Why do you seek the living among the dead?
He is not here, but has risen.
Greetings in the name of Christ;
Jesus dies so that we may live, making the ultimate sacrifice to cleanse the world of sin, but that is not where the story ends.
There is a song called “No Greater Love” (the closest I could come to the writer is Lee Williams) written using bible verses from John 3 and 15. One verse says, “Jesus went to Calvary to save a wrench, like you and me; that’s love, that’s love”. John Newton wrote of “How sweet the sound that saved a wretch like me”.
How wonderful that God loved wretches like us, undeserving souls, to cover us with His blood so that we could also rise from our sinful ways and live a life befitting such a sacrifice.
It is never too late for any of us to resurrect our lives. Some things are meant to die and stay buried, but that does not mean we cannot rise about them. Those relationships that have continued to pull us down, build decay within, and is burying us alive, we need to let die! It is not the relationship that is sustaining our life, but in fact, sapping the life from us. We are stronger than we believe and we will rise from it. Our spirit and belief in love will be resurrected once we stop fixating on what is already dead!
The past is the past and there is nothing we can do about it but learn from it. Tomorrow will take care of itself. Fear, doubt, and regret are trying to steal our joy. The mistakes we made in the past helped to forge the building blocks of our future. We can’t let past transgressions fool us into thinking we are unworthy or undeserving. We are as deserving as anyone.
Did you know that Easter is 50 days long? By the time you receive this newsletter, we would have celebrated Resurrection (Easter) Sunday.
While we observe the 40 days of Lent, we do not seem to be very good at observing the 50 days of Easter. We celebrate Easter Sunday with sunrise services (this year some of us will be attending sunrise services at St. Paul’s United Methodist Church, we will be baptizing Remy-Jax Harris, and celebrating Holy Communion), but we seem to go back to “business as usual” the following Sundays.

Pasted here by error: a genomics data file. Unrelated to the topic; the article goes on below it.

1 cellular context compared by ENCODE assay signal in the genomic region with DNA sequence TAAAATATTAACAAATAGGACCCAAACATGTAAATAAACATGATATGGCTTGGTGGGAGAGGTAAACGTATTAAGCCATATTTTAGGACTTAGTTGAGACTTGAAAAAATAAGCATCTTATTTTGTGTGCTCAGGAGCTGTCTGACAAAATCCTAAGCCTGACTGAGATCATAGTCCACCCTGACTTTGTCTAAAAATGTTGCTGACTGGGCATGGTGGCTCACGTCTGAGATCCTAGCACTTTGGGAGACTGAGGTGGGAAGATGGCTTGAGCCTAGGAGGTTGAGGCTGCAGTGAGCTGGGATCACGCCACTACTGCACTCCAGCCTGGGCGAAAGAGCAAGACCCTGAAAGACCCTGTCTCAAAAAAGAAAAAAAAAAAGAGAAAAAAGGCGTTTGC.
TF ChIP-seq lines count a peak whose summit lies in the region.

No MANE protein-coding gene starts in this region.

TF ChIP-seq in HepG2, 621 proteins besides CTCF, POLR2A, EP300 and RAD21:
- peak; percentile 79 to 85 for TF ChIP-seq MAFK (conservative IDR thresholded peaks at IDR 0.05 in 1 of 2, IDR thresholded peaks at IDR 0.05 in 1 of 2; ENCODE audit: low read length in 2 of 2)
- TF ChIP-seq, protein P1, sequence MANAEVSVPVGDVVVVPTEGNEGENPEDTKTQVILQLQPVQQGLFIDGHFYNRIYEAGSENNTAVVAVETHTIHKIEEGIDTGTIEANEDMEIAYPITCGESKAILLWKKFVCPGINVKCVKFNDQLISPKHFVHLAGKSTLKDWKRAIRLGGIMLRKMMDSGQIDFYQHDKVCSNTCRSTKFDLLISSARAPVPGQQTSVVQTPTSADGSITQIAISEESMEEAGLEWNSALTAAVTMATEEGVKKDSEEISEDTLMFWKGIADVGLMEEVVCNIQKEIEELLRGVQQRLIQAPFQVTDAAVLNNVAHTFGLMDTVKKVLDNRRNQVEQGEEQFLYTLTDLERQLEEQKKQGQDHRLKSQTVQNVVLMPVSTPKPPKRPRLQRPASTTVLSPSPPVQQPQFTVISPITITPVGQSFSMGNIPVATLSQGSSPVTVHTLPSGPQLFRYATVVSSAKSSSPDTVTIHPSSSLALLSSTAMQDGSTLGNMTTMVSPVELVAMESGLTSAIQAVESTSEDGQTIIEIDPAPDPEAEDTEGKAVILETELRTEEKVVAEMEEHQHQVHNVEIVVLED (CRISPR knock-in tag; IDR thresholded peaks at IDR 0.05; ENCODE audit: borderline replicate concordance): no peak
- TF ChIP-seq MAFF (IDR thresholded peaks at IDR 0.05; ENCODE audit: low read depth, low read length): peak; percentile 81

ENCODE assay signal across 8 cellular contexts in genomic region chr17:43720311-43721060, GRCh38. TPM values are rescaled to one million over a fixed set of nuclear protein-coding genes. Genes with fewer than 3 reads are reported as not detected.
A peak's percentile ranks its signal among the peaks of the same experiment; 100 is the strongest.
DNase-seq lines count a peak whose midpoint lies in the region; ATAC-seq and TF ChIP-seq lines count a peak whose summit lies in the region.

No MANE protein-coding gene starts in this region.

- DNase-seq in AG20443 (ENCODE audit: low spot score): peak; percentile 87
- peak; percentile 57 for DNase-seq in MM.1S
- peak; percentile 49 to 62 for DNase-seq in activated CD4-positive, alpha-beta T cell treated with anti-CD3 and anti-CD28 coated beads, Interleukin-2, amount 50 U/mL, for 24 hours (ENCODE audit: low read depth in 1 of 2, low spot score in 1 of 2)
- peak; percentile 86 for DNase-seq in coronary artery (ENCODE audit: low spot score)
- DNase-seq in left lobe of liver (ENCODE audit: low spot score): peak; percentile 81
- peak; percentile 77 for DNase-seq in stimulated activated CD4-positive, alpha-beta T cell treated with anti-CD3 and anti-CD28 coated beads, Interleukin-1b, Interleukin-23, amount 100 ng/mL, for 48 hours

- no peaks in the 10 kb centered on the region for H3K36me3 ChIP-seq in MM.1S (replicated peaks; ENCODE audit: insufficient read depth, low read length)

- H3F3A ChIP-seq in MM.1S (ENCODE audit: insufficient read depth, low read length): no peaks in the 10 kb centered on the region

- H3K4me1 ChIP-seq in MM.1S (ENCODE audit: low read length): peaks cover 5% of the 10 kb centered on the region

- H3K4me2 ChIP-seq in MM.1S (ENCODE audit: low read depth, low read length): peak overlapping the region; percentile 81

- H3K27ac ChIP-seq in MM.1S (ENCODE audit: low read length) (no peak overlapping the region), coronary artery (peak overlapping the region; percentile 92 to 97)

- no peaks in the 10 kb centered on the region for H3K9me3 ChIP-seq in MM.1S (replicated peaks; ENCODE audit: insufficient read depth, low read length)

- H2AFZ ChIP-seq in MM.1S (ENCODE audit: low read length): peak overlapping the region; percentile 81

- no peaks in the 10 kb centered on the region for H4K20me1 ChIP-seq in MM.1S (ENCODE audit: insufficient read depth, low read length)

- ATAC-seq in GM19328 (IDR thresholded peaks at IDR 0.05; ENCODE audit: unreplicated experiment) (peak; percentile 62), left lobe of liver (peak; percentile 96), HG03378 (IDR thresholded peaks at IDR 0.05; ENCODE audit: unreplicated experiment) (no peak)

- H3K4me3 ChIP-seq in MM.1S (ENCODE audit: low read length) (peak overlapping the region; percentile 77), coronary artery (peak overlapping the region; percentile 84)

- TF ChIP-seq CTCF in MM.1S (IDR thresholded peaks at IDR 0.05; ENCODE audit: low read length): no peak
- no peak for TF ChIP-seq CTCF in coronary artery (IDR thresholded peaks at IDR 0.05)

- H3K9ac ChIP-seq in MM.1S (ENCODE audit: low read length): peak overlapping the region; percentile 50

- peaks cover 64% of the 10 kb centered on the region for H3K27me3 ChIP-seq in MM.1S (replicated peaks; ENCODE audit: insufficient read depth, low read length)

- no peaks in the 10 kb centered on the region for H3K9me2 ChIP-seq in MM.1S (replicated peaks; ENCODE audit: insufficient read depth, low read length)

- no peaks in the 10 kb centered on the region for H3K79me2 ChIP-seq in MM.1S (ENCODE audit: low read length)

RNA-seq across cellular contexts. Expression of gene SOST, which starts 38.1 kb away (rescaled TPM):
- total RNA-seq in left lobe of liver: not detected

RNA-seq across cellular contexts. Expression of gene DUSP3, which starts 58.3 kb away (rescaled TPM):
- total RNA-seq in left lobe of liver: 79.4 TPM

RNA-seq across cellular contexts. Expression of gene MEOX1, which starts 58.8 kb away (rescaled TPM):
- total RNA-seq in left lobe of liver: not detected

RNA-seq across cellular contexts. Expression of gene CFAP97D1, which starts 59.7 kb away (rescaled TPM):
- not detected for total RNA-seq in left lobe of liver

The season of Easter, or Eastertide, begins at sunset on the eve of Easter and ends on Pentecost, the day we celebrate the gift of the Holy Spirit and the birth of the Church (Acts 2).
Easter is also more than just an extended celebration of the resurrection of Christ Jesus. In the early church, Lent was a season for new converts to learn about the faith and prepare for baptism on Easter Sunday. The initial purpose of the 50-day Easter season was to continue the faith formation of new Christians.
Today, this extended season gives us time to rejoice and experience what it means when we say Christ is risen. It is the season when we remember our baptisms and how through this sacrament we are, according to the liturgy, “incorporated into Christ’s might acts of salvation.” As “Easter people,” we also celebrate and ponder the birth of the Church and gifts of the Spirit (Pentecost), and how we are to live as faithful Disciples of Christ. (UMC.org)
“Since, then, you have been raised with Christ, set your hearts on things above, not on earthly things. For you died, and your life is now hidden with Christ in God. When Christ, who is your life, appears, then you also will appear with him in glory.” Colossians 3:1-4
May the grace of Jesus Christ increase in you this lent.
In faithful service,
“Do not store up for yourselves treasures on earth, where moths and vermin destroy, and where thieves break in and steal. But store up for yourselves treasures in heaven, where moths and vermin do not destroy, and where thieves do not break in and steal. For where your treasure is, there your heart will be also.” Matthew 6:19-21